A strange ritual takes place across the United States each spring. It shares elements with the Hindu marriage ceremony, in which the young bride is wrapped in a red sari, and joined with her life-mate amid elaborate festivities. Or Japan’s Seijin-no-Hi, when young women adorn themselves in beautifully detailed kimonos and men don their smartest suits. Or the Ghanaian puberty rite of Dipo, in which girls wear ceremonial cloths as part of their initiation into womanhood each April and May.
During those same months across the US, young people gather for a dance sanctioned by local elders, where they dress in fancy costumes that embody traditional gender tropes and old-fashioned notions of sexuality, to celebrate their transition from childhood to adulthood. The Americans call it prom.
High school prom, a celebration of teens as they graduate from high school, is widely regarded as a defining feature of the American adolescent experience, though it also takes place in Canada and has spread overseas. It can seem like a curiously outdated ritual, especially to those who have never gone to one (and to many who have). Its rules and conventions have their roots in the debutante balls of generations long past, and have been codified over and over in TV shows and movies, including teen classics such as Pretty in Pink, Sixteen Candles, She’s All That, and 10 Things I Hate About You (and even the horror movie Carrie).
But prom is also much more than that. It’s now a rite of passage in the social life of kids in the US, and over the decades it has been a space where teens navigate—and push back against—societal conventions about gender, sexuality, tradition, and values.
That process is evident in the clothes. To understand what’s really going on at prom, just take a look at the sartorial centerpiece of the whole experience: the prom dress.
The many meanings of a prom dress
Whether or not kids or their parents realize it, the prom dress is an exercise in balancing different social tensions: the need to fit in, but also look like yourself; the need to look classic but also modern.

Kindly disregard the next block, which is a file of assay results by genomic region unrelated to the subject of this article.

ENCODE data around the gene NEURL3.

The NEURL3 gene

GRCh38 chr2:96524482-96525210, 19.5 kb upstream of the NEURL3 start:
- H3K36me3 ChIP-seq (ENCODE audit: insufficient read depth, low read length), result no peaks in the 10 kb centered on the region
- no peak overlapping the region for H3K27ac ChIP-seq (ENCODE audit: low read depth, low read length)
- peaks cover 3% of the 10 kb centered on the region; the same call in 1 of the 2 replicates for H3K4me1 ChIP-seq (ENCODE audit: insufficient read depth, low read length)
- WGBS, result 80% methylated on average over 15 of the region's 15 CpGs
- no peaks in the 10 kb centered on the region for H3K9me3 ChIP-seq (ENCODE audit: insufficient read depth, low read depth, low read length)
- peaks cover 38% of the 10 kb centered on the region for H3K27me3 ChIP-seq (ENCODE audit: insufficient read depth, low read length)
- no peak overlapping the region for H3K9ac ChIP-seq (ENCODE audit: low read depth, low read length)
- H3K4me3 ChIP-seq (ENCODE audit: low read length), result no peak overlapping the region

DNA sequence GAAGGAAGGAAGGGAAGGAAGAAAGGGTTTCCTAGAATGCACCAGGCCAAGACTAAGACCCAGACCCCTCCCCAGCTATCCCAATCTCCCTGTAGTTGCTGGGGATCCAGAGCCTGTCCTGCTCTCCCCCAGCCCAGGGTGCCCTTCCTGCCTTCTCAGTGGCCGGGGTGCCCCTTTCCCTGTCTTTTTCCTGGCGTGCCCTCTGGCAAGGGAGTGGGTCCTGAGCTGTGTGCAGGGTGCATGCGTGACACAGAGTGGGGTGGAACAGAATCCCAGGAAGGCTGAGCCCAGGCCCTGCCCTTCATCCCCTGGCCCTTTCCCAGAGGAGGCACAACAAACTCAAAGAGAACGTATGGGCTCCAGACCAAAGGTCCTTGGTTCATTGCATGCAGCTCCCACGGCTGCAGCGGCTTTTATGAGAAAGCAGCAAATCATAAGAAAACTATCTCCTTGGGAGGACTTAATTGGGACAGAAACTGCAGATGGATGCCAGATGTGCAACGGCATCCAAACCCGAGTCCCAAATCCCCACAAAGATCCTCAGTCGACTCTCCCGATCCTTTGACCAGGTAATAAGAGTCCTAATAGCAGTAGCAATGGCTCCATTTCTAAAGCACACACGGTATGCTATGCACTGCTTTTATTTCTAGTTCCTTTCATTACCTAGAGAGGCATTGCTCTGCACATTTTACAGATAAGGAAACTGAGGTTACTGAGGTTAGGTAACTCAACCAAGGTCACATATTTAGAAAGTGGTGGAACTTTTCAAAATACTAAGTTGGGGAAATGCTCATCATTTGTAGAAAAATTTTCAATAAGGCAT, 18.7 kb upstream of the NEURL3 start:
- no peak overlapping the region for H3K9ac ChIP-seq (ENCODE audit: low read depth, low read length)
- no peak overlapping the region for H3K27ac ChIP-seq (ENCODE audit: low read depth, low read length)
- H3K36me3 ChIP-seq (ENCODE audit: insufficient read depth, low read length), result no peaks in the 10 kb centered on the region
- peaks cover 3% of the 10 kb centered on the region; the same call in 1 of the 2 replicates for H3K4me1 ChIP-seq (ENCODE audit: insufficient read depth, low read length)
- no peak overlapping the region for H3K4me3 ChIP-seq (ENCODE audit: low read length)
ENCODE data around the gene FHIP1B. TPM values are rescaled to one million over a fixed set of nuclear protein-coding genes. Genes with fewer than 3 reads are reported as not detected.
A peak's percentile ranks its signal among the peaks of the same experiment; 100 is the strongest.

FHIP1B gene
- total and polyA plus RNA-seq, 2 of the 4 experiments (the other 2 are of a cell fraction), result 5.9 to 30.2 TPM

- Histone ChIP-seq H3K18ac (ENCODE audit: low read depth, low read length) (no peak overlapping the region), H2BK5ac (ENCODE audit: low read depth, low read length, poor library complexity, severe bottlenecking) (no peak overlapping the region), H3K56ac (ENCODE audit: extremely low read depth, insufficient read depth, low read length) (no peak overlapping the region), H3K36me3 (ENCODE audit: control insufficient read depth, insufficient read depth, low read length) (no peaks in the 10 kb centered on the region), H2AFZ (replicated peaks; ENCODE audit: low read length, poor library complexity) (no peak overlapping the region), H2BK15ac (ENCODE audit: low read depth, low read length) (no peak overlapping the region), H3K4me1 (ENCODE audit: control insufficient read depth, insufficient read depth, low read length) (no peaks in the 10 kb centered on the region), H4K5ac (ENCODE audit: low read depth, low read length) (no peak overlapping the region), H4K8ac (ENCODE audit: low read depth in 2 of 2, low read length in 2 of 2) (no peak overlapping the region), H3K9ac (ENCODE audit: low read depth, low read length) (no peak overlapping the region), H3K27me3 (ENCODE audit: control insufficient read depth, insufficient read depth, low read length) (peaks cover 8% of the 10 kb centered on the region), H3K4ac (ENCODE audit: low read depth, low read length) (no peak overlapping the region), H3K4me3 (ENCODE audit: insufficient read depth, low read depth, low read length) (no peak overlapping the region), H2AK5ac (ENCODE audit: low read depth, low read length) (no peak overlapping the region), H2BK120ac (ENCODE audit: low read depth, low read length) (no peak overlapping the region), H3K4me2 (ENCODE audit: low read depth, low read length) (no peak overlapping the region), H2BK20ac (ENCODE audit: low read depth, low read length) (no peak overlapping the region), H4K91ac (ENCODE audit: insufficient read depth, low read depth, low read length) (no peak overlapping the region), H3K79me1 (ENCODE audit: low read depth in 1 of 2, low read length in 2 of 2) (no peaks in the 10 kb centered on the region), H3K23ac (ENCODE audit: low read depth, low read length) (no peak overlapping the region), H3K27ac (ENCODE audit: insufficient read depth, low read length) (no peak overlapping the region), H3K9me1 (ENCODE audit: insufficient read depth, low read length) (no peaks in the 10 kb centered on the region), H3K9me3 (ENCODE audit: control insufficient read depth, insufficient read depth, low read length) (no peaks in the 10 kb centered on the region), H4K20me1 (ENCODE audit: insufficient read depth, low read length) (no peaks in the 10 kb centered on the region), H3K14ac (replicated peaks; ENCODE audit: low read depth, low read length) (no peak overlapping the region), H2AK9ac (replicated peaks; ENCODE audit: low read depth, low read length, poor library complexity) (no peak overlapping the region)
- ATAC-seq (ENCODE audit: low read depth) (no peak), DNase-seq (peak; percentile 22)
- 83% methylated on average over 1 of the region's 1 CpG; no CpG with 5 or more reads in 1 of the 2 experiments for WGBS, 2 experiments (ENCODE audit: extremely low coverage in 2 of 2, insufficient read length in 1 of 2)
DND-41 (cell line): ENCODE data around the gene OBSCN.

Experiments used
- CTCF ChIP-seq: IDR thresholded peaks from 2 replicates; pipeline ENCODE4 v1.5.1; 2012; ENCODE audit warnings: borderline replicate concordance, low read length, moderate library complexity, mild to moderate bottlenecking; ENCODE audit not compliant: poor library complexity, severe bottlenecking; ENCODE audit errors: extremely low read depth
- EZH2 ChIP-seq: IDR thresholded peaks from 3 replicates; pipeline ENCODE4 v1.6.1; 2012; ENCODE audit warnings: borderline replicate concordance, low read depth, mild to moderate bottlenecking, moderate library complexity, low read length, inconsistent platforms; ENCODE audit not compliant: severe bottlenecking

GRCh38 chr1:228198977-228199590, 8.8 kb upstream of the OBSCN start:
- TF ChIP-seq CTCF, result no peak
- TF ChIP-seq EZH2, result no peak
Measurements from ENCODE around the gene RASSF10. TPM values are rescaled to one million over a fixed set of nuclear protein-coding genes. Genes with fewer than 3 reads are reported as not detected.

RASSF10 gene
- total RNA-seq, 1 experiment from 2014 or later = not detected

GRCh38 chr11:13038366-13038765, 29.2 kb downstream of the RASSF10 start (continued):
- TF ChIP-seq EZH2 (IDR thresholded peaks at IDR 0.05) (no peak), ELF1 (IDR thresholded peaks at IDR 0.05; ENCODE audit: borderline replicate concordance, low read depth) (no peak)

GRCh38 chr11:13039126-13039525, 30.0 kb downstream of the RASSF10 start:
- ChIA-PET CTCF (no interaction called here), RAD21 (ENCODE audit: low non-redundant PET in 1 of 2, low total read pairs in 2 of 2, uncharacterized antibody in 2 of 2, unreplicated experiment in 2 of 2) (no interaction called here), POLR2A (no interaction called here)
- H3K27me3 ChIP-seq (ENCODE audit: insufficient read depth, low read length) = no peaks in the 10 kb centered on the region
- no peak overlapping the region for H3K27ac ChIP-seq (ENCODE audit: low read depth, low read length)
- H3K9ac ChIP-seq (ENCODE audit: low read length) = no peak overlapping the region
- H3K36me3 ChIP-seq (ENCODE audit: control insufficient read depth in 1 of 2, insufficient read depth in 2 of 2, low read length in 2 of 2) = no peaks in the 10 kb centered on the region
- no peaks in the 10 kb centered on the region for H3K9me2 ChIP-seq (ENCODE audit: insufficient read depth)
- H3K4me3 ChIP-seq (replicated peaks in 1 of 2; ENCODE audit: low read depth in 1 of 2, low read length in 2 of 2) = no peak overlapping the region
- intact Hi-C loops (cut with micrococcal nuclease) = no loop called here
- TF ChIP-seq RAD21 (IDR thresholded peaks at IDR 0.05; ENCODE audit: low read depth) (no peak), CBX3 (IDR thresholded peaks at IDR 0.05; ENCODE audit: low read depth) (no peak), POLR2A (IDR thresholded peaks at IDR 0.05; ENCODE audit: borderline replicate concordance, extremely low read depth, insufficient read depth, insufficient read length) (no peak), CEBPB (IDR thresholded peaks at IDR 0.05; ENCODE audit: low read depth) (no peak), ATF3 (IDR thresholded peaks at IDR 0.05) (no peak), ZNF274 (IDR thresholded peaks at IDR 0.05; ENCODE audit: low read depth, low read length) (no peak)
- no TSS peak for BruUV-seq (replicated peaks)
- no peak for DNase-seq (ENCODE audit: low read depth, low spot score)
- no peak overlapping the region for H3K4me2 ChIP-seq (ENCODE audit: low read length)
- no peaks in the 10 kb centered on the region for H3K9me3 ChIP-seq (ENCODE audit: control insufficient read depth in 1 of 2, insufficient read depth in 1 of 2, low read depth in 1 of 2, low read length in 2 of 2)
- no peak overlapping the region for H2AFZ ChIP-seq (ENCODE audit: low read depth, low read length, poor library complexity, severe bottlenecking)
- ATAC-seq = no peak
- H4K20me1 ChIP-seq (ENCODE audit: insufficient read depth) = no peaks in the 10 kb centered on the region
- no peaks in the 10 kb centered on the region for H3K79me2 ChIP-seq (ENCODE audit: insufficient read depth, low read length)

Sociologist Amy Best, an expert in youth culture at George Mason University, laid out the challenge of picking the right dress in her book Prom Night: Youth, Schools, and Popular Culture, which drew on extensive interviews with students:
A range of factors must be considered: not only must she set herself apart through what she wears at the prom, the dress must also be remembered in a particular way. It must be able to endure changing styles and outlast current trends. She is conscious not to make the same mistakes as other girls. Her good taste, keen sense of style, and feminine judgment will be admired not only at the prom, but in years to come. How she remembers the prom is contingent on how she remembers the dress.
Girls can spend weeks of careful deliberation picking their dress. In the pressure cooker of teenage society, the stakes are high, particularly compared to those faced by their male counterparts, who for the most part wear a fairly standard tuxedo or suit, with some variation mixed in.
But for girls, the dress is much more an opportunity for them to display how they see themselves, and want others to see them. For many, that often includes a distinct whiff of sexuality.
It makes dad uncomfortable, but that’s the point
The event is one of the first instances where girls and boys are allowed, or even expected, to act as an ”adult”—often hiring a limousine with friends, going out to dinner, and drinking alcohol. It’s common to see girls in dresses with slits climbing up the legs, open backs, and diving necklines.
“I think that an undertone to girls’ dress is issues around sexuality,” Best explains. ”The prom is a place where young women are able to try out different ways of being sexy in a limited liability contest.”
The rags-to-princess Cinderella tale is a recurring theme in all those prom movies, and transformation is the subtext to the whole affair, particularly for girls. The dress plays a crucial role, as Best explains in her book.
“The prom dress is critically important to this invention of a sexual self,” she writes, adding, “I also overheard many girls proudly exchanging stories of their fathers’ utter discomfort in seeing their daughters in such sexy dresses, testimonies that the girls had succeeded in transforming themselves.”
But this all takes place within a fairly rigid framework. The typical dress today—a fancy floor-length number with an embellished bodice, featuring beads, stones, lace, or embroidery—is the direct descendant of the princess-esque gowns that wealthy debutantes wore for their “coming out” balls, the sorts of promenades that give prom its name.